A PARTNERSHIP aimed at helping prevent flooding in the borough is keen to work with local people.
The North Tyneside Surface Water and Drainage Partnership – involving Northumbrian Water, the Environment Agency, emergency services, North Tyneside Council and Capita Symonds – wants to keep the borough ‘Flood Ready, Flood Safe’.
The partnership, established by Mayor Linda Arkley, will work on implementing the recommendations put forward by the flooding task and finish group, which was created following the floods last summer.
As part of the work, there will be a public flood prevention and information event at the council’s Quadrant headquarters on Saturday, March 16, between 2pm and 4pm.
The public will be able to drop-in and meet representatives from a range of organisations, ask questions and learn what they can do to be prepared for flooding.
Mrs Arkley said: “I recognise that flooding has devastated the lives and homes of some of our residents over the last year.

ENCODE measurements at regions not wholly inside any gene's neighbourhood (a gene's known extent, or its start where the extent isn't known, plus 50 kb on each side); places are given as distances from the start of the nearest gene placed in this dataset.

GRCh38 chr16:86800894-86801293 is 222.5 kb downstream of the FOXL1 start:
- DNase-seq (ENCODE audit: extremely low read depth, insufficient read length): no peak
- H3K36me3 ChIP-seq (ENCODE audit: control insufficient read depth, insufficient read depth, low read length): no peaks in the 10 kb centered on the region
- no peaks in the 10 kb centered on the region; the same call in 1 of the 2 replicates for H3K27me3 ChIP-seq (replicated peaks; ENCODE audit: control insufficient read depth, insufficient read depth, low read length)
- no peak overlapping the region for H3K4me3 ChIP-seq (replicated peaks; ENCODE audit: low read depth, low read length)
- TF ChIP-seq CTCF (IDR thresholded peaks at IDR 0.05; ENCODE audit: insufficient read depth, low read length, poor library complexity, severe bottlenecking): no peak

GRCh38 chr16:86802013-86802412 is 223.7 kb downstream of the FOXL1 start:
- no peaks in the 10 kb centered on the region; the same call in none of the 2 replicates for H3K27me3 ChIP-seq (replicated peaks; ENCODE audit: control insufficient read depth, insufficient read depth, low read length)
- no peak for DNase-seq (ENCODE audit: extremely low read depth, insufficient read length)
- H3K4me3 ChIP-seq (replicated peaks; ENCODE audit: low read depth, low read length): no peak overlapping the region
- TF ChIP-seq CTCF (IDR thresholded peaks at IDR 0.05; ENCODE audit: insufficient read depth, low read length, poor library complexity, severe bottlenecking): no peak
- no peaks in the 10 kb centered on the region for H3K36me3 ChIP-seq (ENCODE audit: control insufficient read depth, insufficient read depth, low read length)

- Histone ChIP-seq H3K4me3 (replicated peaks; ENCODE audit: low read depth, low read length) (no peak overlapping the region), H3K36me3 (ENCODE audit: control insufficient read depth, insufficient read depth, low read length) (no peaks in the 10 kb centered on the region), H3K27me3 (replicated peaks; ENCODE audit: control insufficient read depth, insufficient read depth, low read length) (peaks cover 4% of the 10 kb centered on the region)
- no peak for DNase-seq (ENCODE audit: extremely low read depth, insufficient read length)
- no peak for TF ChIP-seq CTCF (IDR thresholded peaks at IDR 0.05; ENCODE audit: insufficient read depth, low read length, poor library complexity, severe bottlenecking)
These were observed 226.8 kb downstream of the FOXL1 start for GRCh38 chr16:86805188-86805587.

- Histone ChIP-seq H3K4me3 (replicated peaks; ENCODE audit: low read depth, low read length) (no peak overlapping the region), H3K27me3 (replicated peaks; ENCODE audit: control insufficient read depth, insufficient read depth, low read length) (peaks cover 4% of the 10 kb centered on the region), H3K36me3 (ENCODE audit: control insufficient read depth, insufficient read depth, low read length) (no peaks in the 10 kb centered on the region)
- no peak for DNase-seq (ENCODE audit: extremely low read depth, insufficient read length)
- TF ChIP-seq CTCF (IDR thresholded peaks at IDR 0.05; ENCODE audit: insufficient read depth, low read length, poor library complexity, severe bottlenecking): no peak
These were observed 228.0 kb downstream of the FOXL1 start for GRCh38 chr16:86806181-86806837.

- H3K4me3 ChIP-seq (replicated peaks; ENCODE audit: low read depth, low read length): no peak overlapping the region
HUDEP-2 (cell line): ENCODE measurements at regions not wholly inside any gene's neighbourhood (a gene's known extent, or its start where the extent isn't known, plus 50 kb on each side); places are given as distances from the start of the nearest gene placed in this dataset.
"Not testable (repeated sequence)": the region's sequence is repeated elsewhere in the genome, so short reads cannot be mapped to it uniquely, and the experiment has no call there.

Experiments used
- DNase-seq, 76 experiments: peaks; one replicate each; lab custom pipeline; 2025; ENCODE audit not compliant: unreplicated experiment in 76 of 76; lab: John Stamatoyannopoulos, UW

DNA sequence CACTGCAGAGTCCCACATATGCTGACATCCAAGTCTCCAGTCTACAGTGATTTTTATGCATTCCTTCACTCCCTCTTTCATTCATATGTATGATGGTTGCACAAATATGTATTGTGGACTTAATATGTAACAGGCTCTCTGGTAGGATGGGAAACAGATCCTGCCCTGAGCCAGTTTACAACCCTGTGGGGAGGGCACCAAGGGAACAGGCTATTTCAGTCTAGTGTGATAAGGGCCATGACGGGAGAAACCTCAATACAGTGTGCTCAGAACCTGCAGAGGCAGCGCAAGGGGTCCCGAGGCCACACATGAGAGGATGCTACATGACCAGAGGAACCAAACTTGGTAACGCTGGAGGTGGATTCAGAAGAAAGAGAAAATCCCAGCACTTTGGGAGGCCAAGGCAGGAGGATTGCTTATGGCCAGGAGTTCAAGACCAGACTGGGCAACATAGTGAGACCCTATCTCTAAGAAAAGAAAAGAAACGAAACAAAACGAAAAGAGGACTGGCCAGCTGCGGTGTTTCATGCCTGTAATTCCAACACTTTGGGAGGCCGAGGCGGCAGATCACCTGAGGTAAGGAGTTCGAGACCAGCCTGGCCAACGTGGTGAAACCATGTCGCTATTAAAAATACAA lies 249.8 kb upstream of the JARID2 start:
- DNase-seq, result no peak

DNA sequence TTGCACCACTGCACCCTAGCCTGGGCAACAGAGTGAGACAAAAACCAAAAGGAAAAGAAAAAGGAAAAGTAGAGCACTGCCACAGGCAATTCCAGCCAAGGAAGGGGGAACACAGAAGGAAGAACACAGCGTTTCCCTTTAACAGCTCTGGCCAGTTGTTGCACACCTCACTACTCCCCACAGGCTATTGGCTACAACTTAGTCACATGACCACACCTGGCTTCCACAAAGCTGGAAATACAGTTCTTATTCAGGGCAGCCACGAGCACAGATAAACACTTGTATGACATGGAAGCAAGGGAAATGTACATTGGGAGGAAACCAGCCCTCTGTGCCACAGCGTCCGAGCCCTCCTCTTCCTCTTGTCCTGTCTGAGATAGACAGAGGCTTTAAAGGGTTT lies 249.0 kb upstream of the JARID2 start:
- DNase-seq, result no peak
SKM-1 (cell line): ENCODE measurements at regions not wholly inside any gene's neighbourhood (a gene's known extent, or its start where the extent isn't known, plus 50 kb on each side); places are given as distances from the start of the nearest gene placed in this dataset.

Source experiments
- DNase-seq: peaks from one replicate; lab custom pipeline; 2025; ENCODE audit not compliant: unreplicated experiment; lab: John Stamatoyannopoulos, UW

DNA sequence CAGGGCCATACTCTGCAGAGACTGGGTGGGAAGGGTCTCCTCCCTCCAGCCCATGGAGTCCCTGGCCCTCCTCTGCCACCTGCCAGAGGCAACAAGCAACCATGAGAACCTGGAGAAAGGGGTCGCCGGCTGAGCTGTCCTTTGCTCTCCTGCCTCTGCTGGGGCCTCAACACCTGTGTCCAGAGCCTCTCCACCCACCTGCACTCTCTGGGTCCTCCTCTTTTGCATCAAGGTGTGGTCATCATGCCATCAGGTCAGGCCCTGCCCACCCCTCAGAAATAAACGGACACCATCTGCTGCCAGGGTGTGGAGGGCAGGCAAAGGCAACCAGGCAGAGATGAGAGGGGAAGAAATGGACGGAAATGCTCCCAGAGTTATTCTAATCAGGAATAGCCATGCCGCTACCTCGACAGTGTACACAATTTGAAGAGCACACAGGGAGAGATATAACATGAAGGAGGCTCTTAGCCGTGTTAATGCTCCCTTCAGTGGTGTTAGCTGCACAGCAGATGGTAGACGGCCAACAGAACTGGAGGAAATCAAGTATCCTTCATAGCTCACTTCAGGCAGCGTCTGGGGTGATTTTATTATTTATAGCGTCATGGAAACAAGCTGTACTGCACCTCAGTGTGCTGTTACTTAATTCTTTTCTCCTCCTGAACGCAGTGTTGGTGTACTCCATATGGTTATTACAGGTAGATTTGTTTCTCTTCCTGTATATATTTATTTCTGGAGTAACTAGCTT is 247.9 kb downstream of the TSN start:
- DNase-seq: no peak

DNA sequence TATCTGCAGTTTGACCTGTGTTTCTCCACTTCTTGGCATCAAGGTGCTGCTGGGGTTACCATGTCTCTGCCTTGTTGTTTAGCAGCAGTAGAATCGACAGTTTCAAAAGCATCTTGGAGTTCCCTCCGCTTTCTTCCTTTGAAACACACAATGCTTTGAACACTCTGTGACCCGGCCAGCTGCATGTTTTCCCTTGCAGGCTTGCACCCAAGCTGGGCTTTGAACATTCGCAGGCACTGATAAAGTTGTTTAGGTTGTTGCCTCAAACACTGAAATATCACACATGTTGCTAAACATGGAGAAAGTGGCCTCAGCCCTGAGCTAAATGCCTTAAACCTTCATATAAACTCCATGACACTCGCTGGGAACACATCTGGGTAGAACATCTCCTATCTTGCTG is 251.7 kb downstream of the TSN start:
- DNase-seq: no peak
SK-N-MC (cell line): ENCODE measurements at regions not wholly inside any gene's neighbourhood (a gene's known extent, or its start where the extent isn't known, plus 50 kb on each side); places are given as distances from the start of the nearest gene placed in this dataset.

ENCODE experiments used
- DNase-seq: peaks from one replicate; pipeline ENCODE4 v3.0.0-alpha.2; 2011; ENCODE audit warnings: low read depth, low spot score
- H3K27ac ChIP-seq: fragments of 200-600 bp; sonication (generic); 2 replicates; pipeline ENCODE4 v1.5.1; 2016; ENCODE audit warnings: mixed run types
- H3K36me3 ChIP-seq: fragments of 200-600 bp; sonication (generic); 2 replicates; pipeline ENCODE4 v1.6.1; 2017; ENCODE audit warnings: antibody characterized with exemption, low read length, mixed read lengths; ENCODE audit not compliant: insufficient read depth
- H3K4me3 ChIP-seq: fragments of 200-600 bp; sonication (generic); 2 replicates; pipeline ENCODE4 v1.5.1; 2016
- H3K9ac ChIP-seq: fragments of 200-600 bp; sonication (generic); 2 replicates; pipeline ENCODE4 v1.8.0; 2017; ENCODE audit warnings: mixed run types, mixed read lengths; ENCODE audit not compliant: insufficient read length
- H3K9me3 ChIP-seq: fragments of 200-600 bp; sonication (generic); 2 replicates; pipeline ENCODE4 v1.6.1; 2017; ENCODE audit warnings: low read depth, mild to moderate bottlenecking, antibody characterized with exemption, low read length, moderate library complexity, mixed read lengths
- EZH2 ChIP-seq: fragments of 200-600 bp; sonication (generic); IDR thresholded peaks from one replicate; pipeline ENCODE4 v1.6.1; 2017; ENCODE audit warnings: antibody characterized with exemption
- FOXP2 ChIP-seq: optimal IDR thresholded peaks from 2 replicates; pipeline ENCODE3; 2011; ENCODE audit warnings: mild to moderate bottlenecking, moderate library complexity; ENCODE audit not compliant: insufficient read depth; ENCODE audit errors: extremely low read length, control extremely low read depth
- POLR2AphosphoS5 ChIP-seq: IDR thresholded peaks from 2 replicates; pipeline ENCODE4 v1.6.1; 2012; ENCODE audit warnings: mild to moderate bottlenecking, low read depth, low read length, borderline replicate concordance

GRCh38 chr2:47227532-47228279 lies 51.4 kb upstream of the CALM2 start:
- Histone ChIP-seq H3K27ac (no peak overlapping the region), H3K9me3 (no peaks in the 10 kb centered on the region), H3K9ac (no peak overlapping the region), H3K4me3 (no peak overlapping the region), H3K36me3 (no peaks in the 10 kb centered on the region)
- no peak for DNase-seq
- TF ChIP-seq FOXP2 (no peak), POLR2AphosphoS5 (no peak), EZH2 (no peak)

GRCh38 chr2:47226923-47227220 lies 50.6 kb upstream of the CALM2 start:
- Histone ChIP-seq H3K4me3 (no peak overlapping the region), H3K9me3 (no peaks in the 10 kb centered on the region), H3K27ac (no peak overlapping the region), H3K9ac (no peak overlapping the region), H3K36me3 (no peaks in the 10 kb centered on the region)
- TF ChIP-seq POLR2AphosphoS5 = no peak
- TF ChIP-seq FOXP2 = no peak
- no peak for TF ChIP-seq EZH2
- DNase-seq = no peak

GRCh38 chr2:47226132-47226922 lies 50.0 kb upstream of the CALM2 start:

“I hope that the event we have organised can help people understand not just about the work the council and its partners are doing, but also what individuals might be able to do to help us all work together.”
The partnership will implement the recommendations of the task group, helping to co-ordinate the plans and investment in flood prevention schemes.
There will also be direct liaison with communities most affected by the flooding, including Monkseaton, Dudley, Shiremoor, Preston Village, Longbenton and Forest Hall.
Work has already been completed in Means Drive in Burradon; Angus Close, Killingworth; Davy Bank, Wallsend; and Beach Road, North Shields; with work planned at Woodlawn and Langley schools.
Capita Symonds has developed a programme of work, ranging from survey work to installation of new drainage gullies.
Operations director Barry Pilkington said: “We are fully supportive of this new partnership and already working hard to make a difference.”
Catherine Marshall, Environment Agency flood resilience advisor for north east area, said: “It’s important to raise awareness and understanding of the risks within each community, and encourage people to become more resilient to flooding.”